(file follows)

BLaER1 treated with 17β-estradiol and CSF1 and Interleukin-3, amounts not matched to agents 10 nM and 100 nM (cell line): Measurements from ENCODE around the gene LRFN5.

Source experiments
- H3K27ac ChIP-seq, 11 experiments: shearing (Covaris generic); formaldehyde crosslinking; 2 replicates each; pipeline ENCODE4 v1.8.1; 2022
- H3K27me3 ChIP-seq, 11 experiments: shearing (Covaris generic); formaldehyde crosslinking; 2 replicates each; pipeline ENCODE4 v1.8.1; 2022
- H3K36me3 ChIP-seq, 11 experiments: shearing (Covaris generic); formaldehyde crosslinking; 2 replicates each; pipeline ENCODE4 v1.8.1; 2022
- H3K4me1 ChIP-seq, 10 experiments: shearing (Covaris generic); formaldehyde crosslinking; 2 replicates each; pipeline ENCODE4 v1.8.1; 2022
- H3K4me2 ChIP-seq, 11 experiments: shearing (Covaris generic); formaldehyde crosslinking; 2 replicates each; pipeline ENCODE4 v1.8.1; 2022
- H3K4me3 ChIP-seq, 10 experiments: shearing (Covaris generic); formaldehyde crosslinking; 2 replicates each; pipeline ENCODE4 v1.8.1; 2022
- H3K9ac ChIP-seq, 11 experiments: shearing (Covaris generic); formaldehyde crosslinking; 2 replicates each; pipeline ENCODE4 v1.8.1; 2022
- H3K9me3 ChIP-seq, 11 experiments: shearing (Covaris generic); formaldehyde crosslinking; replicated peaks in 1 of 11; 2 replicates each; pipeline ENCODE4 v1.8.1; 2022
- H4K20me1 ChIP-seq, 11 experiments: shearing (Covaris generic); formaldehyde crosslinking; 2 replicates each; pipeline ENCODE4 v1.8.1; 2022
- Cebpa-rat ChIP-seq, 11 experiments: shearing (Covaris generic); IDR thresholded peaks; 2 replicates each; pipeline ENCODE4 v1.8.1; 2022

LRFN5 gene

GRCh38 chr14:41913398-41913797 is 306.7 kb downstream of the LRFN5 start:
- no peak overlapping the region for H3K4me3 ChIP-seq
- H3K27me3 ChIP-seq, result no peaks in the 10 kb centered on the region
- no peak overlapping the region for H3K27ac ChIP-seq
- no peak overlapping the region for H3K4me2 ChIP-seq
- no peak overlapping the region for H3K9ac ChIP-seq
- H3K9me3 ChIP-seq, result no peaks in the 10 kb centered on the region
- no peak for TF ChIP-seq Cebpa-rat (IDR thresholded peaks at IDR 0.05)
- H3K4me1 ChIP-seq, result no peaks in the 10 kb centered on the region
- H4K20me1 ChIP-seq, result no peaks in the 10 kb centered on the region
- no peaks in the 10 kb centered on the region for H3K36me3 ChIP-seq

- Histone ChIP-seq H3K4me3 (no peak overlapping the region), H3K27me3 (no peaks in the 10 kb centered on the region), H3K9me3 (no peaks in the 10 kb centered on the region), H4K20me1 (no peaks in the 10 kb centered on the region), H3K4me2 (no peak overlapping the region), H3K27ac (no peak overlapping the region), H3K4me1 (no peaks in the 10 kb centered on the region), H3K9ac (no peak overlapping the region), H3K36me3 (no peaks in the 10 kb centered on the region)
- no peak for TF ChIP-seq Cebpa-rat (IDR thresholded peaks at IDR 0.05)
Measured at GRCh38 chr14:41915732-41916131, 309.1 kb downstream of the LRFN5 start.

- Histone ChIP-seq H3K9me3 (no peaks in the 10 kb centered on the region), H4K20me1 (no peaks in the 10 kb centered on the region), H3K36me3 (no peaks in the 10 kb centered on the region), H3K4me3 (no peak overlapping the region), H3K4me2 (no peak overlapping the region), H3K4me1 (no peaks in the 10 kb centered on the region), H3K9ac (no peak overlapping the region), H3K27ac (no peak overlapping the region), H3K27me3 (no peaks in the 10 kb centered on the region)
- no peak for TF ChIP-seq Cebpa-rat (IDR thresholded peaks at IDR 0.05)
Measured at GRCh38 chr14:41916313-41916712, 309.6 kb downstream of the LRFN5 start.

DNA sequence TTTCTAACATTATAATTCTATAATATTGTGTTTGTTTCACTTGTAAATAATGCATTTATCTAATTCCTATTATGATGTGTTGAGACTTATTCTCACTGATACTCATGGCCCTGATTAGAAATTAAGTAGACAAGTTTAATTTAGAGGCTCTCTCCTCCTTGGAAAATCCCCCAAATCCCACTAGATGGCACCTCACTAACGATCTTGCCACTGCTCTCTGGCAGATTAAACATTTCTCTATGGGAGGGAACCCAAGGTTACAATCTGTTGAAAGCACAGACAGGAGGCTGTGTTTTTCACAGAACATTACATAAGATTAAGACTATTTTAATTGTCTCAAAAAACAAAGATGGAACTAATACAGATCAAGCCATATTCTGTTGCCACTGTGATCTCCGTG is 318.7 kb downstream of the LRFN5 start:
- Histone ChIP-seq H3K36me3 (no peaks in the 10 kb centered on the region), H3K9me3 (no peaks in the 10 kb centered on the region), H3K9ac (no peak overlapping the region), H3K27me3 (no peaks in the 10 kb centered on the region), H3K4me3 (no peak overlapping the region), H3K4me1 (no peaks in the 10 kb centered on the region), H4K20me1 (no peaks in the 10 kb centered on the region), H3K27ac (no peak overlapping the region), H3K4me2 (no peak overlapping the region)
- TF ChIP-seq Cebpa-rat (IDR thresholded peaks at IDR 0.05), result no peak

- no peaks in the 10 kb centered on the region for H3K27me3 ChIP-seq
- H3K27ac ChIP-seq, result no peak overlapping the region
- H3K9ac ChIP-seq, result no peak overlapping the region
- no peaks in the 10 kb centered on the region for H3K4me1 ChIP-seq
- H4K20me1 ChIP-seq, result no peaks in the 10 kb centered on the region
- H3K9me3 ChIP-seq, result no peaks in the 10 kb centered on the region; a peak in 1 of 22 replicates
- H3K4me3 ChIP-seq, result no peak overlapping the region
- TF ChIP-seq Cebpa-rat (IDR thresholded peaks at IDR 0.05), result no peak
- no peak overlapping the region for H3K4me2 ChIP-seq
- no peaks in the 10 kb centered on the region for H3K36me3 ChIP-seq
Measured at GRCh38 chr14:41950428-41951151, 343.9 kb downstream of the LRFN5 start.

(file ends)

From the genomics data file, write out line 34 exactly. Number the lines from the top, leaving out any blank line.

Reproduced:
- no peaks in the 10 kb centered on the region for H3K27me3 ChIP-seq